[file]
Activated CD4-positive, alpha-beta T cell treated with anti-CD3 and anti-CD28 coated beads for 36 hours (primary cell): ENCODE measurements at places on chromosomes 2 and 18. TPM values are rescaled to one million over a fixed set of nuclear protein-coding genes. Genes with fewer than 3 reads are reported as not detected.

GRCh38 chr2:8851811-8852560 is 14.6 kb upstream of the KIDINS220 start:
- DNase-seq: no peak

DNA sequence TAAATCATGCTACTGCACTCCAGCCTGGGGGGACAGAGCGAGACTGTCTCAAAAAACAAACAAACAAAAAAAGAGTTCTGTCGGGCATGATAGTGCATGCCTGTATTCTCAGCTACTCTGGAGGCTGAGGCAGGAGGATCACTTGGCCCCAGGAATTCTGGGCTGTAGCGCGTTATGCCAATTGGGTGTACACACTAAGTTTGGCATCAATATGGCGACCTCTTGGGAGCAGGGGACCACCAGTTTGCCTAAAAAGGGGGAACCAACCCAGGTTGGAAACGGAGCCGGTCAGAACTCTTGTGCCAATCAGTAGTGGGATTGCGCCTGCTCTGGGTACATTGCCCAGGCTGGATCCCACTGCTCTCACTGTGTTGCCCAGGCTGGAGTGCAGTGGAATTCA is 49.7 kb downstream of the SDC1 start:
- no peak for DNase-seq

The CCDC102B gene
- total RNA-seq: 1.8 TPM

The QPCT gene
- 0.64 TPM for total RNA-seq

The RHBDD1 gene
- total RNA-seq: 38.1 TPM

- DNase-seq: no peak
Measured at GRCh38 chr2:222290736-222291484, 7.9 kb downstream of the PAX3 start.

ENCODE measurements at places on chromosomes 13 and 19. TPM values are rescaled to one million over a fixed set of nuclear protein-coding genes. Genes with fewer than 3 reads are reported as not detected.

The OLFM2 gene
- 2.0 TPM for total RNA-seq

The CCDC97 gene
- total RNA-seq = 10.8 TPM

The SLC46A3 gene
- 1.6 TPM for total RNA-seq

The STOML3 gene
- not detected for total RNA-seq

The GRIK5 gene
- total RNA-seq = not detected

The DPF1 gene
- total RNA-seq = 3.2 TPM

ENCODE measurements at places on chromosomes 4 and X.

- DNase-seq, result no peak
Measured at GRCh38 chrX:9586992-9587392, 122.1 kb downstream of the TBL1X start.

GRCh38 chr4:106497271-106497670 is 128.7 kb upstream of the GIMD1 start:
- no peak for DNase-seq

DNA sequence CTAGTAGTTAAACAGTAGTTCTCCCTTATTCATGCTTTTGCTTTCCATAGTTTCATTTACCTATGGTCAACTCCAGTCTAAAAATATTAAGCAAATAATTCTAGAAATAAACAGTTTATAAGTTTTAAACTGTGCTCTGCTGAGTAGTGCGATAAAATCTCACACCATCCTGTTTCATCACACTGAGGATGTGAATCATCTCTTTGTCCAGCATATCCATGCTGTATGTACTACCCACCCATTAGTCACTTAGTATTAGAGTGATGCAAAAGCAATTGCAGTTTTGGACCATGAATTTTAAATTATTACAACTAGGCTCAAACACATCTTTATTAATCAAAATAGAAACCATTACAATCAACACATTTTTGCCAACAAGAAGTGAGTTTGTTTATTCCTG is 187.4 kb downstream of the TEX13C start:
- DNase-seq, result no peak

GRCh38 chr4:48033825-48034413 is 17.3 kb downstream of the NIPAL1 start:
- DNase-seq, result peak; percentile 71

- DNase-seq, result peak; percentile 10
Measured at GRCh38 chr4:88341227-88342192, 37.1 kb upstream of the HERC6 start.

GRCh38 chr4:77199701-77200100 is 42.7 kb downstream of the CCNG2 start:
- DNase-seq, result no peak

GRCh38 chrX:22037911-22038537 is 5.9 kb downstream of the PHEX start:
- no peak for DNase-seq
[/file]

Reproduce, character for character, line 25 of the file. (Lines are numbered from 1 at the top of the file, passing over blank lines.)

The DPF1 gene